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Self-rated health and mental health of lone fathers compared with lone mothers and partnered fathers: a population-based cross-sectional study
  1. Maria Chiu1,2,
  2. Farah Rahman1,
  3. Paul Kurdyak1,2,3,
  4. John Cairney1,4,
  5. Nathaniel Jembere5,
  6. Simone Vigod1,2,6
  1. 1Institute for Clinical Evaluative Sciences, Toronto, Ontario, Canada
  2. 2Faculty of Medicine and Institute of Health Policy, Management and Evaluation, University of Toronto, Toronto, Ontario, Canada
  3. 3Centre for Addiction and Mental Health, Toronto, Ontario, Canada
  4. 4Department of Family Medicine, McMaster University, Hamilton, Ontario, Canada
  5. 5Cancer Care Ontario, Toronto, Ontario, Canada
  6. 6Women's College Hospital and Women's College Research Institute, Toronto, Ontario, Canada
  1. Correspondence to Dr Maria Chiu, Mental Health and Addictions Program, Institute for Clinical Evaluative Sciences G-106, 2075 Bayview Avenue, Toronto ON M4N 3M5, Canada; maria.chiu{at}ices.on.ca

Abstract

Background Lone parenthood is associated with poorer health; however, the vast majority of previous studies have examined lone mothers and only a few have focused on lone fathers. We aimed to examine the self-rated health and mental health status among a large population-based cross-sectional sample of Canadian lone fathers compared with both partnered fathers and lone mothers.

Methods We investigated differences in self-rated health and mental health among 1058 lone fathers compared with 20 692 partnered fathers and 5725 lone mothers using the Ontario component of the Canadian Community Health Survey (2001–2013). Multivariable logistic regression was used to compare the odds of poor/fair self-rated health and mental health between the study groups while adjusting for a comprehensive list of sociodemographic factors, stressors and lifestyle factors.

Results Lone fathers and lone mothers showed similar prevalence of poor/fair self-rated health (11.6% and 12.5%, respectively) and mental health (6.2% and 8.4%, respectively); the odds were similar even after multivariable adjustment. Lone fathers showed higher odds of poor/fair self-rated health (OR 1.53, 95% CI 1.07 to 2.17) and mental health (OR 2.09, 95% CI 1.26 to 3.46) than partnered fathers after adjustment for sociodemographic factors; however, these differences were no longer significant after accounting for stressors, including low income and unemployment.

Conclusions In this large population-based study, lone fathers had worse self-rated health and mental health than partnered fathers and similarly poor self-rated health and mental health as lone mothers. Interventions, supports and social policies designed for single parents should also recognise the needs of lone fathers.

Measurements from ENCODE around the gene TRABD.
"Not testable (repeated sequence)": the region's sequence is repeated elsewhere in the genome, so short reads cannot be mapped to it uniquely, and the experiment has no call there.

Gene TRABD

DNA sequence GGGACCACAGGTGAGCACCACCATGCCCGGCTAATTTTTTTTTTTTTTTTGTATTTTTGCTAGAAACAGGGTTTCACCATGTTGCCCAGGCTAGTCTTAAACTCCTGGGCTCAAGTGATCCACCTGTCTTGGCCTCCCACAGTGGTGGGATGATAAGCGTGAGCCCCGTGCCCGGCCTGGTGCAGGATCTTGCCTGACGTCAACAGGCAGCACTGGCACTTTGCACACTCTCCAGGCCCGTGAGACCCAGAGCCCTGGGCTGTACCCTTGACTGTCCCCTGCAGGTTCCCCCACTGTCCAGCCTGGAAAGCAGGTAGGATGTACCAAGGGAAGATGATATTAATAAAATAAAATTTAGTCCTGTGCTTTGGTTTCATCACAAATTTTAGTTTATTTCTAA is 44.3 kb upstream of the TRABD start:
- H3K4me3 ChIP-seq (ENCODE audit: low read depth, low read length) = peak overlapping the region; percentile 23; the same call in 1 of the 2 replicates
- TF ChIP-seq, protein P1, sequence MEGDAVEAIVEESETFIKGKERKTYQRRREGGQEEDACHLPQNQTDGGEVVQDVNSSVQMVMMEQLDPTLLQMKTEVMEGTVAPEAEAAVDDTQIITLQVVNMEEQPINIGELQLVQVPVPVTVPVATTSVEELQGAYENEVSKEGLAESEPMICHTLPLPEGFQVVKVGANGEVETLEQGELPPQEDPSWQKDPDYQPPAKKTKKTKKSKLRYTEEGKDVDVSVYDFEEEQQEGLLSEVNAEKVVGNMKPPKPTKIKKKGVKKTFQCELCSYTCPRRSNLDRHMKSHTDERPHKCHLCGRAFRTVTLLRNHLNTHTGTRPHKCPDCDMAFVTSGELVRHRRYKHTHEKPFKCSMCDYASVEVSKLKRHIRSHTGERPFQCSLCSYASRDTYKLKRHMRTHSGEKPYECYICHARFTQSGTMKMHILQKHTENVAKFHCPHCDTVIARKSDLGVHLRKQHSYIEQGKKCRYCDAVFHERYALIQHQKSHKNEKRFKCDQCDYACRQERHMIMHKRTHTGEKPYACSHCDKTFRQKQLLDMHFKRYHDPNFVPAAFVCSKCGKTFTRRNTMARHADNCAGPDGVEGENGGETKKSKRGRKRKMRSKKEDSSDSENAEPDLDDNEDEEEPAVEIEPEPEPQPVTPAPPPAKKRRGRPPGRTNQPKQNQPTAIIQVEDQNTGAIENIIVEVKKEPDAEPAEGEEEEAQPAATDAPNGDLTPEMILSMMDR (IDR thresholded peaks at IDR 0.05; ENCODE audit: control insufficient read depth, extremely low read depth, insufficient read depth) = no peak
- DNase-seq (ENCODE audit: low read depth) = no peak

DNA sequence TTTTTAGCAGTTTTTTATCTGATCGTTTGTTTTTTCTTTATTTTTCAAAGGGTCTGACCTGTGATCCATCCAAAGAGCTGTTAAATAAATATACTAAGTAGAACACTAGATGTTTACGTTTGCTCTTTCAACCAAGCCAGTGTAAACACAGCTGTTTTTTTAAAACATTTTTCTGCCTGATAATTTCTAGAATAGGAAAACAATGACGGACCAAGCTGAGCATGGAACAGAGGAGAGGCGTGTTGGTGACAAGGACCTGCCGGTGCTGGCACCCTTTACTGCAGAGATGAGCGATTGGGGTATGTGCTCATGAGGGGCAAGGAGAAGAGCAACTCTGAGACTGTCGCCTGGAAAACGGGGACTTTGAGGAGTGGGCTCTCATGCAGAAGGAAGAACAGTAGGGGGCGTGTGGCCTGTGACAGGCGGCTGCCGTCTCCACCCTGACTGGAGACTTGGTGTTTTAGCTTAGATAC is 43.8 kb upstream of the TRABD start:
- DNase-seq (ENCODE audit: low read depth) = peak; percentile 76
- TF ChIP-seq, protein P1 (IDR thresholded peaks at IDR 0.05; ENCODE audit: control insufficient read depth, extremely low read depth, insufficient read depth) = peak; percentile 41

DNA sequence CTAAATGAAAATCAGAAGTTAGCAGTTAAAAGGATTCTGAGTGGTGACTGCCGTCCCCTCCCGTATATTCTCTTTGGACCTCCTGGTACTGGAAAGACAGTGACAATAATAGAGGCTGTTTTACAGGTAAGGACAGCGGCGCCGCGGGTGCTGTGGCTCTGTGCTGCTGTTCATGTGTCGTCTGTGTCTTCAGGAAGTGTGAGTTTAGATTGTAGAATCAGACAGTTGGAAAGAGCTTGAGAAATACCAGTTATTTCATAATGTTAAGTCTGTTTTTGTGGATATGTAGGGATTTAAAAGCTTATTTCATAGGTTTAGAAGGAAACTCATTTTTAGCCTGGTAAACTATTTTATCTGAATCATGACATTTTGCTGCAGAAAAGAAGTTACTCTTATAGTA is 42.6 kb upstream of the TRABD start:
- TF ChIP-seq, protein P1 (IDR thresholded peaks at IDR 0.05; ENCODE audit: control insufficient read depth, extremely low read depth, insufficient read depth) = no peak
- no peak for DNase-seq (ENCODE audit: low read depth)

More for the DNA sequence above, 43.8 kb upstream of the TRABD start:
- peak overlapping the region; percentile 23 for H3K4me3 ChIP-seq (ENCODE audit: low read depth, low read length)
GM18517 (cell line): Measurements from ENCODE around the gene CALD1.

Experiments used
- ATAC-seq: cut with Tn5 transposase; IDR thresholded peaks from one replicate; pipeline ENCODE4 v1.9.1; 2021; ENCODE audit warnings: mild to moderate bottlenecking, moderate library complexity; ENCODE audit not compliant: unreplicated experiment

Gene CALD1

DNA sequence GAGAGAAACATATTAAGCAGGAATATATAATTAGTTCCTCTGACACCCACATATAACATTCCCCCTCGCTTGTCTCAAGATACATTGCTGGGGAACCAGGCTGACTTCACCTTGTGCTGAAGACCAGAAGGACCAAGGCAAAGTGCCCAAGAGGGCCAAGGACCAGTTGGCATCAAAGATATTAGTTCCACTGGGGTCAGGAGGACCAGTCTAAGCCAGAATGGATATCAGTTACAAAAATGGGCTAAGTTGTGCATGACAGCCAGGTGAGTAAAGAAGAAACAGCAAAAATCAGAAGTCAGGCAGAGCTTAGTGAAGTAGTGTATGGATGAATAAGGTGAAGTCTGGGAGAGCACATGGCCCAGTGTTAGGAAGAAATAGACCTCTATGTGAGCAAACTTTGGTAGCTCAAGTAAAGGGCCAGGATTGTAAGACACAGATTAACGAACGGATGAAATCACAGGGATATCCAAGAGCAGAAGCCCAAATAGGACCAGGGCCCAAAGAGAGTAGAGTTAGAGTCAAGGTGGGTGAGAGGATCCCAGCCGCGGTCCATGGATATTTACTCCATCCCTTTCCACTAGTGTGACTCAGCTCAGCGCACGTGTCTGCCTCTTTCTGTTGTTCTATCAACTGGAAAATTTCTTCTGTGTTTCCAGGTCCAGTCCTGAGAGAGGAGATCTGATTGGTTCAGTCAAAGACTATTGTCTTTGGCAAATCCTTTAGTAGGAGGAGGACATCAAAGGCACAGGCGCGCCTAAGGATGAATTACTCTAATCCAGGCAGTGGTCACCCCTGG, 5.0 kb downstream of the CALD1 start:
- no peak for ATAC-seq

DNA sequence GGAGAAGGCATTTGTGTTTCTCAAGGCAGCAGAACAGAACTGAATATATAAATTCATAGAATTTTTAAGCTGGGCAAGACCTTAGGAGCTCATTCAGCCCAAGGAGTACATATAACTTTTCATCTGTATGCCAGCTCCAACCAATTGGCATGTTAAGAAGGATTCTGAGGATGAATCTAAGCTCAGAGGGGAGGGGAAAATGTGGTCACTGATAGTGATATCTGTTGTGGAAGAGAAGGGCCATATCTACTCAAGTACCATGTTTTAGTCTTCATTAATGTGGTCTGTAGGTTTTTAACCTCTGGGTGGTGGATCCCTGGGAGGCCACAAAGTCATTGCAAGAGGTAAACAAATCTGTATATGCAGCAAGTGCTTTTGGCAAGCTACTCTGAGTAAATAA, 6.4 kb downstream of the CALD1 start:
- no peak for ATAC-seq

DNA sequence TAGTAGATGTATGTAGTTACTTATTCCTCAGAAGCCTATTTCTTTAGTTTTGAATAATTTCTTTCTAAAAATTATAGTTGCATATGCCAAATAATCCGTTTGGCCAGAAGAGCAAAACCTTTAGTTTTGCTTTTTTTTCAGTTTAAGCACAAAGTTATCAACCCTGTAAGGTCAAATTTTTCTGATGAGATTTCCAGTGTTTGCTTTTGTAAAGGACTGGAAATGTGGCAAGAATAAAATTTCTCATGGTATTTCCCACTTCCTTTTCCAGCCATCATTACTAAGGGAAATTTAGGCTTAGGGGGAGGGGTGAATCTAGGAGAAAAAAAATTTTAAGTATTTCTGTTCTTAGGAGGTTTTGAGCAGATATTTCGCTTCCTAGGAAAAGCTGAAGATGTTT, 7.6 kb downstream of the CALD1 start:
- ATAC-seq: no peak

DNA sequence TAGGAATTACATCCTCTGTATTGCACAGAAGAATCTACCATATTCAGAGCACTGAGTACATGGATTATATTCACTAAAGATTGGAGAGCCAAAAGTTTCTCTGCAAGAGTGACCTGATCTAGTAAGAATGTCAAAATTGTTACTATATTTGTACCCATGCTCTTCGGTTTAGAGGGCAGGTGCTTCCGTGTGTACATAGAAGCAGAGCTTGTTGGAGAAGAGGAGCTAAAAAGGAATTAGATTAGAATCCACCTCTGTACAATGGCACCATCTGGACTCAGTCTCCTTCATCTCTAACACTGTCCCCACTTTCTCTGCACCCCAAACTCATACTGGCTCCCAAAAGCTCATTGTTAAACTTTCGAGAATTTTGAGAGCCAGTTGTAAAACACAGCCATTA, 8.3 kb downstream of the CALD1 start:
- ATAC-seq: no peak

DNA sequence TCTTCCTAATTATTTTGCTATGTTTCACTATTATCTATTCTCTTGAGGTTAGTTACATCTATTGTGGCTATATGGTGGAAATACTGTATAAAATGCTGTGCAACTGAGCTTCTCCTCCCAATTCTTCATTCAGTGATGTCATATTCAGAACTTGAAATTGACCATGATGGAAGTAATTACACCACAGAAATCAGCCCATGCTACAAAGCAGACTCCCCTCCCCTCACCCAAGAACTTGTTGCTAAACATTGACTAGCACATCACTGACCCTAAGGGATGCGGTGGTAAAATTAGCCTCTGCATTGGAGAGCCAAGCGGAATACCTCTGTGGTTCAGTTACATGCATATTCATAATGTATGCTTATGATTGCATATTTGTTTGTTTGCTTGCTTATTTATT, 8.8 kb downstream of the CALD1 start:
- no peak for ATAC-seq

• HEALTH STATUS
  • MENTAL HEALTH
  • EPIDEMIOLOGY

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Footnotes

  • Contributors MC was the principal investigator and conceived the study. NJ performed the statistical analyses. All authors interpreted the data, critically revised the manuscript for important intellectual content, and approved the final version of the manuscript. NJ had full access to all the data in the study and take responsibility for the integrity of the data and the accuracy of the data analysis.

  • Funding This study was conducted using funding entirely from public sources. The study team received the Mental Health and Addictions Strategy Evaluation Framework grant from the Ontario Ministry of Health and Long-Term Care (MOHLTC). PK has received operational support by an MOHLTC Health Services Research Fund Capacity Award to support this project. JC is supported by an endowed Research Chair from the Department of Family Medicine at McMaster University. SV is supported by Women's College Hospital, the University of Toronto Department of Psychiatry and by a New Investigator Award from the Canadian Institutes for Health Research (CIHR). The Institute for Clinical Evaluative Sciences (ICES) is funded by the Ontario MOHLTC.

  • Disclaimer The study results and conclusions are those of the authors, and should not be attributed to any of the funding agencies or sponsoring agencies. No endorsement by ICES or the Ontario MOHLTC is intended or should be inferred. All decisions regarding study design, publication, and data analysis were made independent of the funding agencies.

  • Competing interests None declared.

  • Ethics approval The study was approved by the Research Ethics Board at Sunnybrook Health Sciences Centre. Statistics Canada obtained informed consent from participants to use the information collected in the surveys.

  • Provenance and peer review Not commissioned; externally peer reviewed.

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